COMMENTARY | For a team that just started rebuilding, theBoston Celtics could be doing much worse.
There are some quality, young pieces on the roster, and the team is loaded with draft picks that it acquired in various deals. This process isn't easy, even though teams like the Oklahoma City Thunder make it look simple.
Avery Bradley is one of the more intriguing pieces. Prior to this season, he has been mostly a defensive specialist with a very limited offensive game. Despite his size, it's clear that he can't play the point guard position. Bradley hasn't shown the ability to run an offense effectively, and his ball handling hasn't improved much during his time in the NBA.
In the past, Bradley has played shooting guard next to Rajon Rondo. It hasn't been a perfect pairing, and the lack of backcourt size is glaring.
Jordan Crawford has flourished as the team's primary point guard this season, which has allowed Bradley to play primarily off the ball. He's scoring 13.7 points per game in his fourth season with the Celtics on an acceptable 45% from the field. A 38.8% from three gives his efficiency a boost, despite a lackluster 68.8% from the free-throw line.
Still, the best part of Bradley's game moving forward will most likely be his defense. He's proven to be a smothering defender that puts opposing guards under constant pressure, despite the fact that he's a little undersized as a shooting guard. He can usually cover both guard positions, but there's no use for him as a defender on small forwards, which is a serious limitation for a defensive specialist.
All of this adds up to a pretty nice player in the right situation. He's a little more than a "three and D" guy, but nothing special. Jared Zwerling of Bleacher Report reported a little while ago that Bradley is looking for $8 million per year, which could lead to an awkward situation between Avery and the Celtics.
Tony Allen, who is universally considered one of the best perimeter defenders in the game, makes just $5 million per year for the Memphis Grizzlies. So, where exactly does $8 million make sense for Avery?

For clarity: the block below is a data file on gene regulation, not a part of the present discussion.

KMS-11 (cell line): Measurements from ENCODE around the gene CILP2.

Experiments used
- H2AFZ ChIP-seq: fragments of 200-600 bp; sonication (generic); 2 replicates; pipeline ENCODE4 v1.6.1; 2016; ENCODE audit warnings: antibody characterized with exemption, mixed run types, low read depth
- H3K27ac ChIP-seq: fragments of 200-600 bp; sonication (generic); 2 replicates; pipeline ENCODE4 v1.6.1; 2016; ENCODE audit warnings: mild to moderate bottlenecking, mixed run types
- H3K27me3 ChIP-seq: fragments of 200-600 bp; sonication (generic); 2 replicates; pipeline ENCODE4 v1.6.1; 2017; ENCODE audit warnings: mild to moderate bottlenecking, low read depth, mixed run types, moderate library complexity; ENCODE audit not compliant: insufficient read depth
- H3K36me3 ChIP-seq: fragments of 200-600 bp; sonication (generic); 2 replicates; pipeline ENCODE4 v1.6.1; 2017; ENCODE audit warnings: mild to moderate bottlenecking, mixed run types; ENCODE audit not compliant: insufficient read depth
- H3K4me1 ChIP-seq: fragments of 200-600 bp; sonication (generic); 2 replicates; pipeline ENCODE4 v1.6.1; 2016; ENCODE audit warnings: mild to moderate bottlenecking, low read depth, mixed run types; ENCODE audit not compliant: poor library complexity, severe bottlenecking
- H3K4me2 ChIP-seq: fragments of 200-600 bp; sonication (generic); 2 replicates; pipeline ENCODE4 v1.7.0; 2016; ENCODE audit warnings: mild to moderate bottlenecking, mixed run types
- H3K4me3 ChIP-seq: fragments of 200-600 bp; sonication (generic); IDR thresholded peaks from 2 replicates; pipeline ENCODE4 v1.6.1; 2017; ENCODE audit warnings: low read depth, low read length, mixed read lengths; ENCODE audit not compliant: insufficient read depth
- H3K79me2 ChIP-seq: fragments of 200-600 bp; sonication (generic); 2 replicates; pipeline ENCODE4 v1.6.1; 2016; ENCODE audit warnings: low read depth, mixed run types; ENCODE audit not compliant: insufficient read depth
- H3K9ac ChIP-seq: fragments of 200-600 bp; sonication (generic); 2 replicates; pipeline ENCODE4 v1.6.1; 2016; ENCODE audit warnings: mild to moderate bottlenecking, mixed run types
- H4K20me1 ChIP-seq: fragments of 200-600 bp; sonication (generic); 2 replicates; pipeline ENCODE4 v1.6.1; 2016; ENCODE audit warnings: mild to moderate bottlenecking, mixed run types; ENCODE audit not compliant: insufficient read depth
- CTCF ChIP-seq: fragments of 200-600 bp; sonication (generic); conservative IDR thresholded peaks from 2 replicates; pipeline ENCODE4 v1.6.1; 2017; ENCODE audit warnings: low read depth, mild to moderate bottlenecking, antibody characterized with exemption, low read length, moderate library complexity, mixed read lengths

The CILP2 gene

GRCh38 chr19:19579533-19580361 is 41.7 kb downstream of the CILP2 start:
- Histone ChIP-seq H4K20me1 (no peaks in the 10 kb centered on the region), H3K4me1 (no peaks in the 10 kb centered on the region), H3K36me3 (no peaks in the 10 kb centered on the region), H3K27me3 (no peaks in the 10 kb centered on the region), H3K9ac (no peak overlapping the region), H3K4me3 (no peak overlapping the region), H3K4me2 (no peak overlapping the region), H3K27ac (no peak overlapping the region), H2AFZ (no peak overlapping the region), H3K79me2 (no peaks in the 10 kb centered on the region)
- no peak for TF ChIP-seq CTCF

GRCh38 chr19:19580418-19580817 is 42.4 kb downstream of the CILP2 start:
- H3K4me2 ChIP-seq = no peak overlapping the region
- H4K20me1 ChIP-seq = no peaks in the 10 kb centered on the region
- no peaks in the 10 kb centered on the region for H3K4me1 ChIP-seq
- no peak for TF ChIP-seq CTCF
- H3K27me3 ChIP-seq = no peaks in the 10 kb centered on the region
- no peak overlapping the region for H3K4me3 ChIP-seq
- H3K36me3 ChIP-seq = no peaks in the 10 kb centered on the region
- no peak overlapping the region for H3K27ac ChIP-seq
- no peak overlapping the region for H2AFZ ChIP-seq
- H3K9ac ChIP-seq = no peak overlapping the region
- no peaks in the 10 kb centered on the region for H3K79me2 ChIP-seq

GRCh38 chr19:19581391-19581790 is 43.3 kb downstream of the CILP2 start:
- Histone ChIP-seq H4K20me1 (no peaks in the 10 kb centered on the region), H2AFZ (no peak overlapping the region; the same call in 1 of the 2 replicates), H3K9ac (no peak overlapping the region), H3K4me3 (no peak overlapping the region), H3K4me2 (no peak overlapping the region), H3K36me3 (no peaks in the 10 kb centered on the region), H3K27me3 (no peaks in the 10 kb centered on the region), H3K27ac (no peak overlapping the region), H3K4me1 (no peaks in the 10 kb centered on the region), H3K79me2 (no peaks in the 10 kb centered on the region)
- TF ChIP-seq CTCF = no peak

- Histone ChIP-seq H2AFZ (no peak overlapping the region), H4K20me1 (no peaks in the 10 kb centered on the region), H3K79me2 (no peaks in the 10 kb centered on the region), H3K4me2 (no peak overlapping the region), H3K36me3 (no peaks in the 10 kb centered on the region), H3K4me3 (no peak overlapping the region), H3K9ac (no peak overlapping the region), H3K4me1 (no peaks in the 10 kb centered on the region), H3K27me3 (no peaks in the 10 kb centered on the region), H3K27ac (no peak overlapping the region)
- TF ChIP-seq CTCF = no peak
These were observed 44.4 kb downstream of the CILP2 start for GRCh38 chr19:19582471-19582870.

Bradley probably does have a little more upside than Allen, but what is that upside worth? Going a step further, why pay $8 million for Bradley when you could bring back Jordan Crawford at a much more reasonable price? With a little more size and a toughness that is unmatched, Allen provides extra value as someone who can guard point guards, shooting guards, and small forwards.
The Celtics do have a little over $17 million coming off the books between Kris Humphries and Keith Bogans. Danny Ainge will have some money to spend, but there are better uses of this cap space. They'd be smart to look at other options, such as trading for a bad contract with the requirement of also bringing back young players or draft picks. Remember, cap space has value outside of simply signing free agents.
It's hard to justify paying Avery Bradley $3 million per season more than Tony Allen. He's having a nice season, but he's simply not worth the price. The Celtics are in a good position moving forward, and making a bad move like this would compromise their future.
Bring back Jordan Crawford at a cheap price and use your draft picks wisely, Danny. No need to splurge on an undersized shooting guard who is only starting to resemble an average offensive player.
Mark lives in the Boston area and has been covering New England sports for various blogs over the past 4 years. He has been featured on Fox Sports Yardbarker, Fox Sports, and Sports Illustrated "Hot Clicks", and has been published on Celtics 24/7, Bleacher Report, and Sports-Kings.